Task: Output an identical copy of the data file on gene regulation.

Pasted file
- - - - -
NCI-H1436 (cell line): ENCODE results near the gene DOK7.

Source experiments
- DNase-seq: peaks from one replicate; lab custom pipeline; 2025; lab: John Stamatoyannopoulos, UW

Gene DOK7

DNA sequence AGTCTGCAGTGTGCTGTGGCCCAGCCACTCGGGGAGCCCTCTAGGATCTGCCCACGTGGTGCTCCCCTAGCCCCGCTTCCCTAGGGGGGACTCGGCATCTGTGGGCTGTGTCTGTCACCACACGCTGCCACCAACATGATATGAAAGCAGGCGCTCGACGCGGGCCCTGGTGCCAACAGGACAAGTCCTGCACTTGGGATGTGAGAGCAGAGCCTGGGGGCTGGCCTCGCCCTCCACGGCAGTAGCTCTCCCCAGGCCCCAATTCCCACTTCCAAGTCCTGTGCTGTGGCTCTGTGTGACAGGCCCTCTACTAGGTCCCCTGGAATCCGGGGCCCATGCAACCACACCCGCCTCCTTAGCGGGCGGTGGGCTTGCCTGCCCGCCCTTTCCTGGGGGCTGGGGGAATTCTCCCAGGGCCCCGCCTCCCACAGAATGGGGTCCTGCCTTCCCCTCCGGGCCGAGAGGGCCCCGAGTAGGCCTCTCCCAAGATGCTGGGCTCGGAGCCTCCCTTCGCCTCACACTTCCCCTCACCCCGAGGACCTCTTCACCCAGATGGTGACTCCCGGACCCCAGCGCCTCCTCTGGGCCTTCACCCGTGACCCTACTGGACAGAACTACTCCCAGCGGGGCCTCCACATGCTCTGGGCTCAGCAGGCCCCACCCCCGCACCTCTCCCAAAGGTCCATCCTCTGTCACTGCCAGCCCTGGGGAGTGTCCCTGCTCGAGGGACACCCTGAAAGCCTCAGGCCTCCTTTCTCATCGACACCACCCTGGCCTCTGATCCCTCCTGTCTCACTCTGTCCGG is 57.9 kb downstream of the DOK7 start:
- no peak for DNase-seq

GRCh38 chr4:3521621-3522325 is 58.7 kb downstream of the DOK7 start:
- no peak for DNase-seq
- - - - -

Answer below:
NCI-H1436 (cell line): ENCODE results near the gene DOK7.

Source experiments
- DNase-seq: peaks from one replicate; lab custom pipeline; 2025; lab: John Stamatoyannopoulos, UW

Gene DOK7

DNA sequence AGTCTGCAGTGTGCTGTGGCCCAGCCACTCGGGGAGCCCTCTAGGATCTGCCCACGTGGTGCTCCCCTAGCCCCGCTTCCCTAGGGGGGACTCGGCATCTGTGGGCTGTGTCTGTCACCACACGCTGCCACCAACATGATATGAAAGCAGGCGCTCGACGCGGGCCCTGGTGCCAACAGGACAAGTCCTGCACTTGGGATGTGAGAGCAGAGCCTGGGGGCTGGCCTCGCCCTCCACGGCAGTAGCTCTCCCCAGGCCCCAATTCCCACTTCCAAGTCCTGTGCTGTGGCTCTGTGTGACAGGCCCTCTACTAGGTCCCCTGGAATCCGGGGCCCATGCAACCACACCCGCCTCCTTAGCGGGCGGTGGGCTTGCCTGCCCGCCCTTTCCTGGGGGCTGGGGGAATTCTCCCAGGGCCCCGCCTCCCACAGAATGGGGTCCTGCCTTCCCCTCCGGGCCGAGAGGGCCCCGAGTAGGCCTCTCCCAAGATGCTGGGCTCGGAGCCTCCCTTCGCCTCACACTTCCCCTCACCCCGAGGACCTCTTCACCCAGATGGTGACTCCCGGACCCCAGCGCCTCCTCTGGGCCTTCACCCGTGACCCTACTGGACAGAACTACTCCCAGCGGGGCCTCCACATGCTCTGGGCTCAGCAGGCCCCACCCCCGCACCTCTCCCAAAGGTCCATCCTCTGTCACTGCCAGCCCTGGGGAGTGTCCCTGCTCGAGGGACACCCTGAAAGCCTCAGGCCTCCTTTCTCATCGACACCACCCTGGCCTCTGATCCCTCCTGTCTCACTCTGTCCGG is 57.9 kb downstream of the DOK7 start:
- no peak for DNase-seq

GRCh38 chr4:3521621-3522325 is 58.7 kb downstream of the DOK7 start:
- no peak for DNase-seq